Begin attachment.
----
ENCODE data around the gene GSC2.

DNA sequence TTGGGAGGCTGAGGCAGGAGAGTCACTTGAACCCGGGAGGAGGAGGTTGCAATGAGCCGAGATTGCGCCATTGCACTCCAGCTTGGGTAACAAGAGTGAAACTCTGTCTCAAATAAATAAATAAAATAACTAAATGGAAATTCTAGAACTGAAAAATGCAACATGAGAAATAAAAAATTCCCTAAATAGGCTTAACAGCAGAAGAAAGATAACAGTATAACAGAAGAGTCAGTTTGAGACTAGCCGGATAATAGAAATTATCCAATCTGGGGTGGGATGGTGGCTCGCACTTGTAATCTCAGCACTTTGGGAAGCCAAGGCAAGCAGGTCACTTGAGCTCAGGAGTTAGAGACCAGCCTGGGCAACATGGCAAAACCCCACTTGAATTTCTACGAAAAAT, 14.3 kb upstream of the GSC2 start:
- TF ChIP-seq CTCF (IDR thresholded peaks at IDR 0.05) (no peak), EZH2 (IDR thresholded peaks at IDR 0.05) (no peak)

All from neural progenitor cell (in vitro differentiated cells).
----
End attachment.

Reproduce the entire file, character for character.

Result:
ENCODE data around the gene GSC2.

DNA sequence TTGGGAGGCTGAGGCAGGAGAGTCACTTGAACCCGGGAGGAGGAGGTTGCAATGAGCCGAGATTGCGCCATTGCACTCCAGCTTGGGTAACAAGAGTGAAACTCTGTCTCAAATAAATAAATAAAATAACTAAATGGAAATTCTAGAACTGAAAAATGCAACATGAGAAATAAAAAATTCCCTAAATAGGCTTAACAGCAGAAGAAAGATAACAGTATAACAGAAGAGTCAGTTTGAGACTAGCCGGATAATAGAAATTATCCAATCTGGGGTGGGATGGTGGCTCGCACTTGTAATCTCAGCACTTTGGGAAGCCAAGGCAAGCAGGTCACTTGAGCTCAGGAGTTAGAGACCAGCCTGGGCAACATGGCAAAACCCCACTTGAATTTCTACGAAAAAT, 14.3 kb upstream of the GSC2 start:
- TF ChIP-seq CTCF (IDR thresholded peaks at IDR 0.05) (no peak), EZH2 (IDR thresholded peaks at IDR 0.05) (no peak)

All from neural progenitor cell (in vitro differentiated cells).